The Innovative Cancer Treatment the FDA Doesn’t Want You to Know about – and the Frankfort woman whose life it might have saved

FRANKFORT – What happens when a trained MD with a PhD in biochemistry discovers the genetic mechanism that can cure many human cancers? For Dr. Stanislaw Burzynski it has meant a battle of time, wits and money.

Burzynski stands to be the first person in history to own the intellectual property rights for a cancer treatment that was not created by a pharmaceutical company.

Since the 1970s when the Houston-based doctor first discovered a specific gene targeted therapy option for cancer treatment called Antioneoplastons, non-toxic compounds of proteins and amino acids, often lacking in cancer patients, he has been embroiled in lawsuits from the Federal Drug Administration (FDA) while at the same time going through FDA clinical trials testing his innovative approach to cancer. He went before four grand juries and the Texas Supreme Court, none of whom found any fault with his work or practice. But this did not stop the FDA from continuing harassment of Burzynski for years to come, until the case against him was eventually thrown out, paving the way for the reluctant approval of his formula in clinical trials.

Why? Cancer treatment is a billion-dollar industry and the pharmaceutical companies stand to lose if a safe alternative treatment becomes the standard. The FDA was chastised by Congressional members during a hearing for persecuting Burzynski, and it finally allowed him to conduct clinically-controlled trials on his own medicine. He has successfully treated many types of cancer in patients worldwide, with no harmful side effects.

One of his success stories: Kendra Gilbert of Frankfort, who was 22 when she was diagnosed with a grade-three anaplastic astrocytoma, an inoperable brain tumor, in 2006. After Gilbert's biopsy at Mayo Clinic, and radiation and chemotherapy treatment at the University of Michigan, the prognosis was sobering: one to three years with continued treatment; 15 months at best. "I cried and prayed, a lot," said Gilbert's mom, Melissa. Together with Gilbert's Dad, Randall, the family learned of Burzynski and contacted him. "We knew we had to try something."

Over the next 18 months, the Gilbert family spent six weeks at the Burzynski Clinic while Kendra received treatment and Randall learned to be her care giver. Kendra returned home and continued treatment for the next 16 months. The family also used everything they had as collateral to pay for the costly treatments. "We were fortunate we had the means to do so, and we had health insurance, but we had to go through a grievance process three times before they agreed to pay," Melissa explains.

Gilbert is now 27, engaged and cancer-free for the past three years. She is monitored with MRIs every four months, less if everything is okay. "I'm alive!" Kendra says with a huge grin, "and I know more now about how people in a hospital want to be treated." She is back in nursing school, which she had to put on hold when she got sick. "It's very frustrating to be behind, but I think it will make me a better nurse,"she says.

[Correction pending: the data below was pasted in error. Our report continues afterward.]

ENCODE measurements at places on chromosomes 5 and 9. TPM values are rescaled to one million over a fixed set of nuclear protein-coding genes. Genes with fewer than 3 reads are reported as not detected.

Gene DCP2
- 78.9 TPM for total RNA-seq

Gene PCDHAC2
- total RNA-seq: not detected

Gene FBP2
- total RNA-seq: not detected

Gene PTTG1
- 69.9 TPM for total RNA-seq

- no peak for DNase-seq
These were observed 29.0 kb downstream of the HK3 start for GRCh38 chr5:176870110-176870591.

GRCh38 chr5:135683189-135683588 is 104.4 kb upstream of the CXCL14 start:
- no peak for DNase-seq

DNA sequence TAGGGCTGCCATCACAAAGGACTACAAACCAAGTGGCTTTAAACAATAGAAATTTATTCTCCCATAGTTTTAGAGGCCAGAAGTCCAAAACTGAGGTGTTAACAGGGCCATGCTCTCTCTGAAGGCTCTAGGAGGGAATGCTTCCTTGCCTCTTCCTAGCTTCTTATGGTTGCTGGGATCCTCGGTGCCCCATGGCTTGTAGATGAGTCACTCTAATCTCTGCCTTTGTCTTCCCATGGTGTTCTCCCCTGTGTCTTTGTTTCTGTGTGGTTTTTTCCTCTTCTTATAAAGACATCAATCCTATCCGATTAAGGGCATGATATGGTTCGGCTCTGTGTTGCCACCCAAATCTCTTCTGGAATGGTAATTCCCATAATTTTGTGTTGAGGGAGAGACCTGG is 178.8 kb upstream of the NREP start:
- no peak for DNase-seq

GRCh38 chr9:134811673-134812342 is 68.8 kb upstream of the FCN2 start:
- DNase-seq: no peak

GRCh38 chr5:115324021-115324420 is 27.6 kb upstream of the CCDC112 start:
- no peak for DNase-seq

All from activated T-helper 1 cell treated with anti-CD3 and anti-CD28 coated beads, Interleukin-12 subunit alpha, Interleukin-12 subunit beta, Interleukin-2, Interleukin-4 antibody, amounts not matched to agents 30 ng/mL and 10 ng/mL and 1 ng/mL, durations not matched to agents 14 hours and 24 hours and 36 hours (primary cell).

The Gilberts want people to know about the work being done at the Burzynski clinic, and were instrumental in bringing "Burzynski, The Movie – Cancer is a Serious Business" to the Garden Theatre in Frankfort this past summer. "The event drew over 250 people, the largest group to attend a filming since the theatre re-opened," Melissa Gilbert says. "This is something we went through, but it is not about us. We want to raise the level of awareness for gene therapy as a cancer cure."

Burzynski is currently preparing for Phase III of clinical trials, unlike other clinical trials which are supported by billion-dollar pharmaceutical companies, and are often assisted by large tax-funded research grants from the National Cancer Institute, the U.S. government currently prohibits any taxpayer money to be granted to Burzynski's FDA-approved clinical trials.

"A single Phase III trial will cost about $25 million. So how many can you run? You may run a few at best," says Burzynski in the film.

"Some other pharmaceutical companies who come with an idea, they go to the National Cancer Institute and receive a handsome grant – $15 million, whatever – and they do clinical trials. No one is giving me any money, OK?"

If Burzynski's discovery were given a fair review process, it would impact chemotherapy and radiation industry, but it would also mean that for the first time in history, all of that income would funnel away from the pharmaceutical companies and into the lap of a single scientist, who holds the exclusive patent rights.

In 2010, the fee revenue paid by the pharmaceutical industry to the FDA rose to more than a half billion dollars annually. The Pharmaceutical Manufacturers Association now pays more than $1.4 million per application for most cancer drugs submitted to the FDA to ensure a timely approval. According to the Washington Post, a 2007 health policy report sponsored by Pfizer supported the renewal of these user fees; the report revealed that the median review time for priority drugs – those for serious life-threatening diseases such as cancer, decreased from 21 months in 1993 to six months in 2004. Dozens of cancer therapies have been reviewed and approved within three or four months. Meanwhile, Dr. Burzynski, his patients, and other supportive scientists have made every conceivable effort to get the FDA to cooperate in the research, review and approval of antineoplastons since 1977. BN

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